Prominently located at the focal point of "downtown Erick," the long, narrow museum building sits on the southeast corner of the junction of Highways 66 and 30...aka Roger Miller Boulevard and Sheb Wooley Avenue. Externally, the structure is clean, intact and in good repair, which is more than can be said about some buildings in the area.
A combination of parallel and head-in parking is available at no charge immediately outside the front door. Don't be surprised if someone parks the wrong direction. During our visit, local residents observed very casual parking guidelines.
The museum's interior is even cleaner than the outside. It's spacious, bright, and the day we visited, cool...despite temperatures near 100 degrees Fahrenheit outside. I did notice one cracked window pane, but overall the place seemed in good condition.
The curators, both delightful and knowledgeable ladies, met us at the front door. They provided a bit of background information, invited us to watch a feature-length documentary video already playing in the back room, then left us alone to view exhibits around the room.
Occasionally one of them would return to interject a few fun facts about a display and to ask if we had questions, but they were never a nuisance. When we did ask question, one would provide a complete and expert answer.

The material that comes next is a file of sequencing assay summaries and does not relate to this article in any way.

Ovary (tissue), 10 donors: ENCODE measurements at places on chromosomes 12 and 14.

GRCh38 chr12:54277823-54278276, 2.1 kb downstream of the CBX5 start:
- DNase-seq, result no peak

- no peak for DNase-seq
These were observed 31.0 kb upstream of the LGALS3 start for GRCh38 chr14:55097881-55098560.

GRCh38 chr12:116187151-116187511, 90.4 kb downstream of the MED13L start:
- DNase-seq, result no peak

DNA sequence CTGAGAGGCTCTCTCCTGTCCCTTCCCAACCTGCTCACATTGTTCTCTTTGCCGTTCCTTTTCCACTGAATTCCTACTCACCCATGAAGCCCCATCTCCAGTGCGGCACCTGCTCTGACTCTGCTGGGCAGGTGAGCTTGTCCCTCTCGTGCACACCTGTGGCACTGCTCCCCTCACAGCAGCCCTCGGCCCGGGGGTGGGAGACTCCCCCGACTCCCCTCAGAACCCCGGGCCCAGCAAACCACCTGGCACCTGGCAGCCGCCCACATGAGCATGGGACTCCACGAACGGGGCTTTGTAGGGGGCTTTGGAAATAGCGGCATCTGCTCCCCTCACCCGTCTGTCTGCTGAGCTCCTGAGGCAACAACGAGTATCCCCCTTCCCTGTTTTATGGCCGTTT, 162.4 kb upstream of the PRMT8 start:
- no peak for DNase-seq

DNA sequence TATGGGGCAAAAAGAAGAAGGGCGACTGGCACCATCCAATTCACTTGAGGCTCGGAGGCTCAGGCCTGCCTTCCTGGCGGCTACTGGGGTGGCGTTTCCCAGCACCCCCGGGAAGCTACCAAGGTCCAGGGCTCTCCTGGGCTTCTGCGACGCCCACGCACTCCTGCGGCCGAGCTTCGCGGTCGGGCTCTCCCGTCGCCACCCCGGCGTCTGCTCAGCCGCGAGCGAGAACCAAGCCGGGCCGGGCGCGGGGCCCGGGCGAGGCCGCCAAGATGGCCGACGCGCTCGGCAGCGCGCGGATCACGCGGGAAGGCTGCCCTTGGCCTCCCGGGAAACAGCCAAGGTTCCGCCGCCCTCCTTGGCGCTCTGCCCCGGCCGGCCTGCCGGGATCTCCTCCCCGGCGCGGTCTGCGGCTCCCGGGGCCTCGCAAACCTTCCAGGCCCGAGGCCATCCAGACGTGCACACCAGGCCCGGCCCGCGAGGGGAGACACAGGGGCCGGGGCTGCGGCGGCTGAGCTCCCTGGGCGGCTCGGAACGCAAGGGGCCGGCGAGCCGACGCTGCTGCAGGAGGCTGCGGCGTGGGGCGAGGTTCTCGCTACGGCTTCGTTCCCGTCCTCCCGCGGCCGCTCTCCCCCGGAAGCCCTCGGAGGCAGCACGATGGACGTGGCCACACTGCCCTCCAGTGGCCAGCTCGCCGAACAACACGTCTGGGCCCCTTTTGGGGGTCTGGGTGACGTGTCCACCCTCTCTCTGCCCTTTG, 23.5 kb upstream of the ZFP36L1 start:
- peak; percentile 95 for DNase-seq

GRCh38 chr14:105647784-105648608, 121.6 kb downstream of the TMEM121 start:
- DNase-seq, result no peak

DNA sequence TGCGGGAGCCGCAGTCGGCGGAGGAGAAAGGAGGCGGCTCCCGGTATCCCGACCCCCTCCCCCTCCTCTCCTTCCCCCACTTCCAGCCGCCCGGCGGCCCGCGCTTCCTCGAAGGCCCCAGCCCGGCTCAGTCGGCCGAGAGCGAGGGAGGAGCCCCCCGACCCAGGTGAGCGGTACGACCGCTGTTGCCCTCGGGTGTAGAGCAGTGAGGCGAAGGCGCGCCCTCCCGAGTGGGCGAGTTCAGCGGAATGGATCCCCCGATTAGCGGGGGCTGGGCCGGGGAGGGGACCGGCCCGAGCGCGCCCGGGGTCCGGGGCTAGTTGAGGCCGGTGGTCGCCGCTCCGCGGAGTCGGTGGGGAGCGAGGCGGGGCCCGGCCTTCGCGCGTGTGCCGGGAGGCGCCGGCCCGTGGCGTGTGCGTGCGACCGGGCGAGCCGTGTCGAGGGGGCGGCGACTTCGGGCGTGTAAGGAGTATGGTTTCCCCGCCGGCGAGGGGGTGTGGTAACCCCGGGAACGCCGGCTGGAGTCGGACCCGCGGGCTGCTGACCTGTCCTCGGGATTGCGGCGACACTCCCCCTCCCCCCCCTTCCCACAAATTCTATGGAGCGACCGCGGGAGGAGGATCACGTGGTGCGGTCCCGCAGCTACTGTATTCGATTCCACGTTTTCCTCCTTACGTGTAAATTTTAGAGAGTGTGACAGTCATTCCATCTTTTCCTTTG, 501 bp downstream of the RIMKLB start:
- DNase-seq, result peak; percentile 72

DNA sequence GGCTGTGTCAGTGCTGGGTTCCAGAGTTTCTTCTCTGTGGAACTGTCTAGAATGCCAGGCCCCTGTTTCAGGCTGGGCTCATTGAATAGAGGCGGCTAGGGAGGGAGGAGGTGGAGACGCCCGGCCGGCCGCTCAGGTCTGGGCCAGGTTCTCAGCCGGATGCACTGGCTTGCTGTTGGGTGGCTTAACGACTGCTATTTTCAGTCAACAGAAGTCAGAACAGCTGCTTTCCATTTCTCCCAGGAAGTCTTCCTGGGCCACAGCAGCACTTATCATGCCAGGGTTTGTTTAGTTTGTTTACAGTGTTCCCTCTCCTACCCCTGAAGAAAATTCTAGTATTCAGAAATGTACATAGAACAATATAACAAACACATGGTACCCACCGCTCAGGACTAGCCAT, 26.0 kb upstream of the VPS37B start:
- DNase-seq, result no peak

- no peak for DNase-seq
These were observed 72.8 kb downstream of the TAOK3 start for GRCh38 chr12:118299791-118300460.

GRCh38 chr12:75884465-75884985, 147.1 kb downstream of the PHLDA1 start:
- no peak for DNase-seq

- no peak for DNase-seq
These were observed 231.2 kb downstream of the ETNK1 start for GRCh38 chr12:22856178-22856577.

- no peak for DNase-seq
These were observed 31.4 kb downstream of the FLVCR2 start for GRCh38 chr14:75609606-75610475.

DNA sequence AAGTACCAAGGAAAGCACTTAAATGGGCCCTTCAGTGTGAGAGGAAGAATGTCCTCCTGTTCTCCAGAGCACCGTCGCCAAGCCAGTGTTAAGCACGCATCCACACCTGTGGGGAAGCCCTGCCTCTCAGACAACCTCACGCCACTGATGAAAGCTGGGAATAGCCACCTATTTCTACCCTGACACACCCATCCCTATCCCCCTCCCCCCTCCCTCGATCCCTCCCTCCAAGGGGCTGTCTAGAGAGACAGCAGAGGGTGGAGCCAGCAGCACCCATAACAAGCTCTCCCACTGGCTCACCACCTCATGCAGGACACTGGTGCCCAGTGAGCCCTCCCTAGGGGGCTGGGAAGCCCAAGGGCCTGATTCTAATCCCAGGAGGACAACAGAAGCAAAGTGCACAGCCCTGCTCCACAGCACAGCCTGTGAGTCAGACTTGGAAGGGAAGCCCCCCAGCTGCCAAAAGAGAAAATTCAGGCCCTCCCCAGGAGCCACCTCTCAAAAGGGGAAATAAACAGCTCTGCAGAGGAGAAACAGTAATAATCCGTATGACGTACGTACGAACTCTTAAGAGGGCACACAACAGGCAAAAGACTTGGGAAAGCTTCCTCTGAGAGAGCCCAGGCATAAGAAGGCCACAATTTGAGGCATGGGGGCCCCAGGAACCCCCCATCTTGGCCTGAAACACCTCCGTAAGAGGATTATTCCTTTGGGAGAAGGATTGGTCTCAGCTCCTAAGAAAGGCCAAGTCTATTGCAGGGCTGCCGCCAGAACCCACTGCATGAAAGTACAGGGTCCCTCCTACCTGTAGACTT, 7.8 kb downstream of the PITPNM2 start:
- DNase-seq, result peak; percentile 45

We learned the museum only contains a part of Miller's complete collection. His widow regularly brings different Items to exhibit. Artifacts on display during our visit included original manuscripts, guitars, costumes, album covers, even gold records.
There were many photos of Miller with notable celebrities of the era and a sizable poster proclaiming his involvement with "Big River", a stage production based on Mark Twain's "The Adventures of Huckleberry Finn."
My favorite pieces were an original scribbling which became Miller's hallmark song, "King of the Road" and the statue of a hobo that inspired the lyrics. Miller saw the statue in an airport gift shop in Boise, Idaho while awaiting departure. He immediately bought it and wrote the song's first stanza on an airline credit card application.